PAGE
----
Punyashloka, Puṇyaśloka, Punya-shloka: 10 definitions

Introduction

Introduction:

Punyashloka means something in Hinduism, Sanskrit, Marathi. If you want to know the exact meaning, history, etymology or English translation of this term then check out the descriptions on this page. Add your comment or reference to a book if you want to contribute to this summary article.

The Sanskrit term Puṇyaśloka can be transliterated into English as Punyasloka or Punyashloka, using the IAST transliteration scheme (?).

In Hinduism

Purana and Itihasa (epic history)

[«previous next»] — Punyashloka in Purana glossary
Source: Cologne Digital Sanskrit Dictionaries: The Purana Index

Puṇyaśloka (पुण्यश्लोक).—A name of Yudhiṣṭhira.*

  • * Bhāgavata-purāṇa I. 8. 32.
Purana book cover
context information

The Purana (पुराण, purāṇas) refers to Sanskrit literature preserving ancient India’s vast cultural history, including historical legends, religious ceremonies, various arts and sciences. The eighteen mahapuranas total over 400,000 shlokas (metrical couplets) and date to at least several centuries BCE.

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Languages of India and abroad

Marathi-English dictionary

[«previous next»] — Punyashloka in Marathi glossary
Source: DDSA: The Molesworth Marathi and English Dictionary

puṇyaślōka (पुण्यश्लोक).—m (S) A being--whether human or divine--of sacred celebrity. Applied to sainted personages and deities by the mention of whom puṇya is acquired. Ex. ayōdhyānātha pu0 || tyāsa vanīṃ sāṇḍūna rājyasukha || gōḍa kaisēṃ vāṭatēṃ ||.

context information

Marathi is an Indo-European language having over 70 million native speakers people in (predominantly) Maharashtra India. Marathi, like many other Indo-Aryan languages, evolved from early forms of Prakrit, which itself is a subset of Sanskrit, one of the most ancient languages of the world.

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Sanskrit dictionary

[«previous next»] — Punyashloka in Sanskrit glossary
Source: DDSA: The practical Sanskrit-English dictionary

Puṇyaśloka (पुण्यश्लोक).—a. 'well-spoken of', or 'auspicious to repeat or utter the name of', of good fame; Dk.2.8.

-kaḥ an epithet of Nala (of Niṣadha); Yudhiṣṭhira and Janārdana; पुण्यश्लोको नलो राजा पुण्यश्लोको युधिष्ठिरः । पुण्यश्लोका च वैदेही पुण्यश्लोको जनार्दनः (puṇyaśloko nalo rājā puṇyaśloko yudhiṣṭhiraḥ | puṇyaślokā ca vaidehī puṇyaśloko janārdanaḥ) ||.

- an epithet of Sītā and Draupadī.

Puṇyaśloka is a Sanskrit compound consisting of the terms puṇya and śloka (श्लोक).

Source: Cologne Digital Sanskrit Dictionaries: Shabda-Sagara Sanskrit-English Dictionary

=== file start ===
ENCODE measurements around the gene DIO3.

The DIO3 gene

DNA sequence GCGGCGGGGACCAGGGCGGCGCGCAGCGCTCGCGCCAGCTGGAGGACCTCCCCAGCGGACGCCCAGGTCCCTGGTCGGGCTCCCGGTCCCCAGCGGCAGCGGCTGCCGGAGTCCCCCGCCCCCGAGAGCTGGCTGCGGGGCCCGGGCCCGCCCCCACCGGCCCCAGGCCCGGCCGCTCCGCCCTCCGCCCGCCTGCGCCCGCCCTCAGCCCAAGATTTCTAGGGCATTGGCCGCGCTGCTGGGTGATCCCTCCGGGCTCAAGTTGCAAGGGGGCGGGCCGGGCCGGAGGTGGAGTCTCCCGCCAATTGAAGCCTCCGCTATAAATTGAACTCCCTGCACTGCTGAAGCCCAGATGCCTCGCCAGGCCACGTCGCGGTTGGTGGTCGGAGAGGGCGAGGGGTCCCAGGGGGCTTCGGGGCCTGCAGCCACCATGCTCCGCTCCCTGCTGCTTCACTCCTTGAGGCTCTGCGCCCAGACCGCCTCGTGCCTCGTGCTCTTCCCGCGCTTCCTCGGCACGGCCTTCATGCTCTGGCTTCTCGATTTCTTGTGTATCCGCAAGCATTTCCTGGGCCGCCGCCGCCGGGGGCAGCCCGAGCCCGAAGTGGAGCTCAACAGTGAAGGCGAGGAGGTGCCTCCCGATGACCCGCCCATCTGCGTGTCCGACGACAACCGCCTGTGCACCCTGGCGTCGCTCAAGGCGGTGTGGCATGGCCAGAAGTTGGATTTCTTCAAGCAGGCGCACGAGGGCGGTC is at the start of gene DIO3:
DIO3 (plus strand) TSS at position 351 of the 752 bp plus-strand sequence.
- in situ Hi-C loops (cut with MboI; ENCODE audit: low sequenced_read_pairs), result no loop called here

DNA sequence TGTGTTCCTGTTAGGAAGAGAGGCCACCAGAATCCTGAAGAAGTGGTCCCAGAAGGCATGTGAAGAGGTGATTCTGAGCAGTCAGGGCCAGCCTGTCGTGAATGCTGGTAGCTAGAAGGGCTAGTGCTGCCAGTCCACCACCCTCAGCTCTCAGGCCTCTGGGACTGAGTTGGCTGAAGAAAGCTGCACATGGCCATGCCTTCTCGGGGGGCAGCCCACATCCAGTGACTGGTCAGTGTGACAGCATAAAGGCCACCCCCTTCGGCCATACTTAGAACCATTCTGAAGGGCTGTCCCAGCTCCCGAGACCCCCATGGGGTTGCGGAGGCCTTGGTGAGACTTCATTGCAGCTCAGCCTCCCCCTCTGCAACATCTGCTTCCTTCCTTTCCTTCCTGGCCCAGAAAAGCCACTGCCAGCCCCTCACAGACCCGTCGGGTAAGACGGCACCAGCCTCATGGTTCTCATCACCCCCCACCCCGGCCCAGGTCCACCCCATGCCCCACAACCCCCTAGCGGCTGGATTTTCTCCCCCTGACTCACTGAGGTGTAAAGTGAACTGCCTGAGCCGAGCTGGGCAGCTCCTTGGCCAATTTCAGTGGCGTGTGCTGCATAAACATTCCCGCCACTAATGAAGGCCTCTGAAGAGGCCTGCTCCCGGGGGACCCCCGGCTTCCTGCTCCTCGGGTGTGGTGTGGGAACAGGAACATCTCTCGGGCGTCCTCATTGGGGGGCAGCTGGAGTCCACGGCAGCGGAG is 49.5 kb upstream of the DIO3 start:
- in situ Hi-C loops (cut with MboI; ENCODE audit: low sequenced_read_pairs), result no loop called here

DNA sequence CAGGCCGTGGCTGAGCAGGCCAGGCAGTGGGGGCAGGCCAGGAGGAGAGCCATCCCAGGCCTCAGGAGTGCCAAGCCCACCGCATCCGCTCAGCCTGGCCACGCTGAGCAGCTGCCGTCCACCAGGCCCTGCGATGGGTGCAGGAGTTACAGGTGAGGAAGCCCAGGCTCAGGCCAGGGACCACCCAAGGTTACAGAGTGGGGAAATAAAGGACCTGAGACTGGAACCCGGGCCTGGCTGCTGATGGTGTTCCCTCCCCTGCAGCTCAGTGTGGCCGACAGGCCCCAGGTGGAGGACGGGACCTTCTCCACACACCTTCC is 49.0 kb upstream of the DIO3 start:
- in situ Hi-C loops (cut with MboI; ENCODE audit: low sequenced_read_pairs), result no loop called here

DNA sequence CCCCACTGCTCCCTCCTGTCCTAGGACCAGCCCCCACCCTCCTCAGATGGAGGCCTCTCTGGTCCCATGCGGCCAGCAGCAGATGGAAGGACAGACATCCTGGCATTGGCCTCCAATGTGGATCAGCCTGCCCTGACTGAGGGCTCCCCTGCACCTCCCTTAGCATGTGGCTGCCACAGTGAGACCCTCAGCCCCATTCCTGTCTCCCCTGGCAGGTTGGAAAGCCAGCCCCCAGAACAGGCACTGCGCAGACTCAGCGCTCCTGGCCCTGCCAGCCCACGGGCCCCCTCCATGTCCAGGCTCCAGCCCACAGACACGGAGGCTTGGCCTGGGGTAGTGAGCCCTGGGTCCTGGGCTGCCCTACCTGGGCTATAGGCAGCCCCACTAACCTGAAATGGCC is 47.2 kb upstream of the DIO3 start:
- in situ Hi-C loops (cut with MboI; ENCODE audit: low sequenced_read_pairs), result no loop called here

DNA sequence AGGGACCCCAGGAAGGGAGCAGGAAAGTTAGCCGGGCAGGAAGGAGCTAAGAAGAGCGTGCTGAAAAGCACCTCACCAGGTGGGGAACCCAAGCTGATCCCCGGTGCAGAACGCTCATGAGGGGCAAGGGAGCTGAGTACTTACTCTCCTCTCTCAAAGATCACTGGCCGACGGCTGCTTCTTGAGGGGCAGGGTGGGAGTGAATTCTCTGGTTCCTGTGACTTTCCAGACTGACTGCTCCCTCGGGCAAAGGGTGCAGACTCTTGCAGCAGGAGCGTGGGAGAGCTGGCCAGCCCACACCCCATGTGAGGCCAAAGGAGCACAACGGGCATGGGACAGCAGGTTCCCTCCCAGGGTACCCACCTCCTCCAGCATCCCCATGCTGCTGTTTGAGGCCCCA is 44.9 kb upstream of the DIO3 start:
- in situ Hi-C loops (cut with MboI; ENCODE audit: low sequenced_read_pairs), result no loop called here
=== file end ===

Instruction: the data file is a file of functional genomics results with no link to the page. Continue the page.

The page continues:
Puṇyaśloka (पुण्यश्लोक).—adj. Of good fame. m.

(-kaḥ) 1. A name of Nala. 2. The epithet is also applied to Yudhist'Hira, and to Vishnu. f.

(-kā) 1. A name of Draupadi. 5. A name of Sita. E. puṇya holy, śloka verse: who is celebrated in sacred poems.

Source: Cologne Digital Sanskrit Dictionaries: Benfey Sanskrit-English Dictionary

Puṇyaśloka (पुण्यश्लोक).—I. adj. well-famed, [Bhāgavata-Purāṇa, (ed. Burnouf.)] 1, 12, 18. Ii. m. 1. a name of Nala, [Nala] 7, 18. 2. epithet of Yudhiṣṭhira and Viṣṇu. Iii. f. , a name of Damayantī and Sītā.

Puṇyaśloka is a Sanskrit compound consisting of the terms puṇya and śloka (श्लोक).

Source: Cologne Digital Sanskrit Dictionaries: Cappeller Sanskrit-English Dictionary

Puṇyaśloka (पुण्यश्लोक).—[adjective] of good fame; [masculine] [Epithet] of Nala, [feminine] ā [Epithet] of Sītā & Draupadī.

Source: Cologne Digital Sanskrit Dictionaries: Monier-Williams Sanskrit-English Dictionary

1) Puṇyaśloka (पुण्यश्लोक):—[=puṇya-śloka] [from puṇya] mf(ā)n. ‘well spoken of’, of good fame or reputation, [Bhāgavata-purāṇa] (keya-karman mfn. one whose actions must be praised in auspicious verses, [ib.])

2) [v.s. ...] m. Name of Nala or Yudhi-ṣṭhira or Kṛṣṇa, [Mahābhārata; Purāṇa]

3) Puṇyaślokā (पुण्यश्लोका):—[=puṇya-ślokā] [from puṇya-śloka > puṇya] f. Name of Sitā or Draupadī, [Purāṇa]

Source: Cologne Digital Sanskrit Dictionaries: Yates Sanskrit-English Dictionary

Puṇyaśloka (पुण्यश्लोक):—[puṇya-śloka] (kaḥ) 1. m. Nala; Judhisṭhira; Vishnu. f. () Draupadi and Sītā.

context information

Sanskrit, also spelled संस्कृतम् (saṃskṛtam), is an ancient language of India commonly seen as the grandmother of the Indo-European language family (even English!). Closely allied with Prakrit and Pali, Sanskrit is more exhaustive in both grammar and terms and has the most extensive collection of literature in the world, greatly surpassing its sister-languages Greek and Latin.

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